We have been subject to regulatory and other government investigations, enforcement actions, and settlements, and we expect to continue to be subject to such proceedings and other inquiries in the future, which could cause us to incur substantial costs or require us to change our business practices in a manner materially adverse to our business.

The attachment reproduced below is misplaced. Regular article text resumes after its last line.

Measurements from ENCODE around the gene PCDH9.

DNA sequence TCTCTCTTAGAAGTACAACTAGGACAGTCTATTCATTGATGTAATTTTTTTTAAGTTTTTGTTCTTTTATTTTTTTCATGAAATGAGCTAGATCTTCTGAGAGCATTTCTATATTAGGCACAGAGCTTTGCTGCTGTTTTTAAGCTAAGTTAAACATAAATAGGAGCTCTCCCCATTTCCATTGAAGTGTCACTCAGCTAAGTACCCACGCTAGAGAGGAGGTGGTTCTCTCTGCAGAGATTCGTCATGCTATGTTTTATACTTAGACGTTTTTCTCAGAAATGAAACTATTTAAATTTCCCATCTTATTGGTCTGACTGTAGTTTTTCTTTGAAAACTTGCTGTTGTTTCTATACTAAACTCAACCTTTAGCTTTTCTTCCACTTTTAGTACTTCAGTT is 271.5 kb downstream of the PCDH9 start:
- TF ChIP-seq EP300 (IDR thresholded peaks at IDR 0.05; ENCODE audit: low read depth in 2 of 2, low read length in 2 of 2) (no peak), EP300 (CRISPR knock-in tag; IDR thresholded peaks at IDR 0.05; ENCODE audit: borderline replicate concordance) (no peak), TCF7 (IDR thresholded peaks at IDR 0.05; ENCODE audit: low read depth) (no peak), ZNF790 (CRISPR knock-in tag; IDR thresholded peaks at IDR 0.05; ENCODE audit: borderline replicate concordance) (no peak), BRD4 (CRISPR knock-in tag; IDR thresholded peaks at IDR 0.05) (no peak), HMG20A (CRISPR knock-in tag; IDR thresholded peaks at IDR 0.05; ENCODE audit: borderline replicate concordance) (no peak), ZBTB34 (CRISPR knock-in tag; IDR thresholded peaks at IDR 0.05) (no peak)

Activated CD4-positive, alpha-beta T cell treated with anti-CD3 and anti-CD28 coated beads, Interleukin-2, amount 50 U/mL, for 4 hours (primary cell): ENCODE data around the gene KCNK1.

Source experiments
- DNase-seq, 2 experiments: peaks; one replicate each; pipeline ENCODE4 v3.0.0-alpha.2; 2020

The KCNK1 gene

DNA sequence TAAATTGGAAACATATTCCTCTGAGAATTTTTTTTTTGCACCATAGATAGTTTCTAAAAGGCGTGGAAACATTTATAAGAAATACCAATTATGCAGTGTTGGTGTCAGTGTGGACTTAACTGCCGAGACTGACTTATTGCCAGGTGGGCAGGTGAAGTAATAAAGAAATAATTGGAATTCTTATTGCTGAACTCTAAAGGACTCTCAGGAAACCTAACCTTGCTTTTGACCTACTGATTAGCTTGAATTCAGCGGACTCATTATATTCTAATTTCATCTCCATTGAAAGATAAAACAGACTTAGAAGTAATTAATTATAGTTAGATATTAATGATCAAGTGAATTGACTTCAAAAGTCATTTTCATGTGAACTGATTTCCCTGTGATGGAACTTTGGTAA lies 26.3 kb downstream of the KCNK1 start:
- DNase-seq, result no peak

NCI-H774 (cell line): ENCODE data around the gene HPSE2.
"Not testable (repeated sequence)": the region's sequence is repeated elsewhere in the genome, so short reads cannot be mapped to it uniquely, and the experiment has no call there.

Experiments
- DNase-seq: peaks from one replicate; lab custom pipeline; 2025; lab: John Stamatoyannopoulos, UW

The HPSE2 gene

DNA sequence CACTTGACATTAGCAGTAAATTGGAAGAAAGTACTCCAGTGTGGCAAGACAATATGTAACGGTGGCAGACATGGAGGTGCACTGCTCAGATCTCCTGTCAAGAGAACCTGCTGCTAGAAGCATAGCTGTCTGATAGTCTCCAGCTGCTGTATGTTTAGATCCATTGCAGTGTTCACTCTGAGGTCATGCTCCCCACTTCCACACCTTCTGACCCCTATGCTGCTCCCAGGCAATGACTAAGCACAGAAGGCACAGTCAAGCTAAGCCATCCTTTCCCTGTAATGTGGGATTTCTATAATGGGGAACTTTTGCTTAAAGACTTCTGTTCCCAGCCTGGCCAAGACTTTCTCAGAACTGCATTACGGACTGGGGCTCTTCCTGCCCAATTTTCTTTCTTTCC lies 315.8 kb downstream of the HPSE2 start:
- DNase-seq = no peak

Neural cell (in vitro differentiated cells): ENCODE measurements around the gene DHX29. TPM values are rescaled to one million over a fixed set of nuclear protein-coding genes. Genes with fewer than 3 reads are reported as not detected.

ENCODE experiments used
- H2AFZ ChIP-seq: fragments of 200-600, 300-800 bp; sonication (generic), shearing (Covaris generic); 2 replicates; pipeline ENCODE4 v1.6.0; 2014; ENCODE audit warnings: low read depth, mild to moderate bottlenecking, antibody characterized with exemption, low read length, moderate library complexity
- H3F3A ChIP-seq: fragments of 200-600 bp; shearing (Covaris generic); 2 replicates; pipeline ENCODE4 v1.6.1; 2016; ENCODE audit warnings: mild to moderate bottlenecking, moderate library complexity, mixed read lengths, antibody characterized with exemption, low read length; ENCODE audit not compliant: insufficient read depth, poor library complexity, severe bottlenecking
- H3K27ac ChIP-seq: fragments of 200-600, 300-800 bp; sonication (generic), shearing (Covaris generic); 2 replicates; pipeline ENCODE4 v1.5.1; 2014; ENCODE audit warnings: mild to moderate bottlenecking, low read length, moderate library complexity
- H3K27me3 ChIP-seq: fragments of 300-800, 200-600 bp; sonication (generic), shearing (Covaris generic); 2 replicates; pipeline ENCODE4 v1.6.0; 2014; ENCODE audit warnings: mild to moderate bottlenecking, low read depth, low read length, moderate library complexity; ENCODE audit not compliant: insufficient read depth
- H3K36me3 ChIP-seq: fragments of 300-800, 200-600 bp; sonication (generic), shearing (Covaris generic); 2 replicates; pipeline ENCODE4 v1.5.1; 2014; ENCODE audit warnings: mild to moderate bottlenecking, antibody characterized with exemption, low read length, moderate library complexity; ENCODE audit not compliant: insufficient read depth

From time to time, we receive formal and informal inquiries from government authorities and regulators regarding our compliance with laws and regulations, many of which are evolving and subject to interpretation. We are and expect to continue to be the subject of investigations, inquiries, data requests, requests for information, actions, and audits in the United States, Europe, and around the world, particularly in the areas of privacy, data protection, law enforcement, consumer protection, and competition, as we continue to grow and expand our operations. In addition, we are currently, and may in the future be, subject to regulatory orders or consent decrees. For example, data protection, competition, and consumer protection authorities in the European Union have initiated actions, investigations, or administrative orders seeking to restrict the ways in which we collect and use information, or impose sanctions, and other authorities may do the same. In addition, beginning in March 2018, we became subject to FTC, state attorneys general, and other government inquiries in the United States, Europe, and other jurisdictions in connection with our platform and user data practices as well as the misuse of certain data by a developer that shared such data with third parties in violation of our terms and policies. In July 2019, we entered into a settlement and modified consent order to resolve the FTC inquiry, which is pending federal court approval. Among other matters, our settlement with the FTC requires us to pay a penalty of $5.0 billion and to significantly enhance our practices and processes for privacy compliance and oversight. Beginning in September 2018, we also became subject to Irish Data Protection Commission (IDPC) and other government inquiries in connection with a third-party cyber-attack that exploited a vulnerability in Facebook's code to steal user access tokens and access certain profile information from user accounts on Facebook. From time to time we also notify the IDPC, our designated European privacy regulator under the GDPR, of certain other personal data breaches and privacy issues, and are subject to inquiries and investigations regarding various aspects of our regulatory compliance.